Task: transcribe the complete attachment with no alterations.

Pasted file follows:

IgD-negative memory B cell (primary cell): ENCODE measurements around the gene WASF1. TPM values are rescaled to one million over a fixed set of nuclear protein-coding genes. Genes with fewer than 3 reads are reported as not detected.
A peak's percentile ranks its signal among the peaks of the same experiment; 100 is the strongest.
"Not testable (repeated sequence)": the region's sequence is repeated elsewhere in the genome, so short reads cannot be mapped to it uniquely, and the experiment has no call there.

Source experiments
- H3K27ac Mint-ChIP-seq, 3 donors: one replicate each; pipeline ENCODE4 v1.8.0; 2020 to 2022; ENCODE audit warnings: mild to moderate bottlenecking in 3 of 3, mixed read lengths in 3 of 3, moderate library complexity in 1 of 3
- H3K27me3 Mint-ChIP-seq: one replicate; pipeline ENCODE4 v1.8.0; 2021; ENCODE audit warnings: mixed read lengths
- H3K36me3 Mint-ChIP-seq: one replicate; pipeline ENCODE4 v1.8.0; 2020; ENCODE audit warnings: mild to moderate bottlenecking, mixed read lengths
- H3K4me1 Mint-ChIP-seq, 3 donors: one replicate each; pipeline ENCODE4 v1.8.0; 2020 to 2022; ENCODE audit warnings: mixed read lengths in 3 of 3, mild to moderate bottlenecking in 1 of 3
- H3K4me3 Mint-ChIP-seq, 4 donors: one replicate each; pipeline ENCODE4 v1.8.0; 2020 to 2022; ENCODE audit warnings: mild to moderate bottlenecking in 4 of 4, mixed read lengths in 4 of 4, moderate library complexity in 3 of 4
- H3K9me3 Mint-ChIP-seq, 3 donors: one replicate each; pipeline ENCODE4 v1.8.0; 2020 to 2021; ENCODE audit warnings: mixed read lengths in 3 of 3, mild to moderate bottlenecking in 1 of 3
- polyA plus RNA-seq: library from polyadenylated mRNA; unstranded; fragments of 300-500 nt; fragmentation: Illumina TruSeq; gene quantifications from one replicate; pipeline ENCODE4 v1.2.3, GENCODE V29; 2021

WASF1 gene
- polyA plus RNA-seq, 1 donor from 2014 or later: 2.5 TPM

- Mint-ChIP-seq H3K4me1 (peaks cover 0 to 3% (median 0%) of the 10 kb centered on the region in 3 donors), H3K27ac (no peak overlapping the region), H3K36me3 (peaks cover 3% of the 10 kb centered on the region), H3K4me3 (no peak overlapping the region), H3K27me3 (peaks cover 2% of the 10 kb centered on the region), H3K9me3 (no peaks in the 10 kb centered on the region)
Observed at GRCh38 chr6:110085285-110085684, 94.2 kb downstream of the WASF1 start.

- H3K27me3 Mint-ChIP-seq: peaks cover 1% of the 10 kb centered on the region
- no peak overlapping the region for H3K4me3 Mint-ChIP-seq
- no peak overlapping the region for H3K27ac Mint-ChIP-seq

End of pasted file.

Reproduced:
IgD-negative memory B cell (primary cell): ENCODE measurements around the gene WASF1. TPM values are rescaled to one million over a fixed set of nuclear protein-coding genes. Genes with fewer than 3 reads are reported as not detected.
A peak's percentile ranks its signal among the peaks of the same experiment; 100 is the strongest.
"Not testable (repeated sequence)": the region's sequence is repeated elsewhere in the genome, so short reads cannot be mapped to it uniquely, and the experiment has no call there.

Source experiments
- H3K27ac Mint-ChIP-seq, 3 donors: one replicate each; pipeline ENCODE4 v1.8.0; 2020 to 2022; ENCODE audit warnings: mild to moderate bottlenecking in 3 of 3, mixed read lengths in 3 of 3, moderate library complexity in 1 of 3
- H3K27me3 Mint-ChIP-seq: one replicate; pipeline ENCODE4 v1.8.0; 2021; ENCODE audit warnings: mixed read lengths
- H3K36me3 Mint-ChIP-seq: one replicate; pipeline ENCODE4 v1.8.0; 2020; ENCODE audit warnings: mild to moderate bottlenecking, mixed read lengths
- H3K4me1 Mint-ChIP-seq, 3 donors: one replicate each; pipeline ENCODE4 v1.8.0; 2020 to 2022; ENCODE audit warnings: mixed read lengths in 3 of 3, mild to moderate bottlenecking in 1 of 3
- H3K4me3 Mint-ChIP-seq, 4 donors: one replicate each; pipeline ENCODE4 v1.8.0; 2020 to 2022; ENCODE audit warnings: mild to moderate bottlenecking in 4 of 4, mixed read lengths in 4 of 4, moderate library complexity in 3 of 4
- H3K9me3 Mint-ChIP-seq, 3 donors: one replicate each; pipeline ENCODE4 v1.8.0; 2020 to 2021; ENCODE audit warnings: mixed read lengths in 3 of 3, mild to moderate bottlenecking in 1 of 3
- polyA plus RNA-seq: library from polyadenylated mRNA; unstranded; fragments of 300-500 nt; fragmentation: Illumina TruSeq; gene quantifications from one replicate; pipeline ENCODE4 v1.2.3, GENCODE V29; 2021

WASF1 gene
- polyA plus RNA-seq, 1 donor from 2014 or later: 2.5 TPM

- Mint-ChIP-seq H3K4me1 (peaks cover 0 to 3% (median 0%) of the 10 kb centered on the region in 3 donors), H3K27ac (no peak overlapping the region), H3K36me3 (peaks cover 3% of the 10 kb centered on the region), H3K4me3 (no peak overlapping the region), H3K27me3 (peaks cover 2% of the 10 kb centered on the region), H3K9me3 (no peaks in the 10 kb centered on the region)
Observed at GRCh38 chr6:110085285-110085684, 94.2 kb downstream of the WASF1 start.

- H3K27me3 Mint-ChIP-seq: peaks cover 1% of the 10 kb centered on the region
- no peak overlapping the region for H3K4me3 Mint-ChIP-seq
- no peak overlapping the region for H3K27ac Mint-ChIP-seq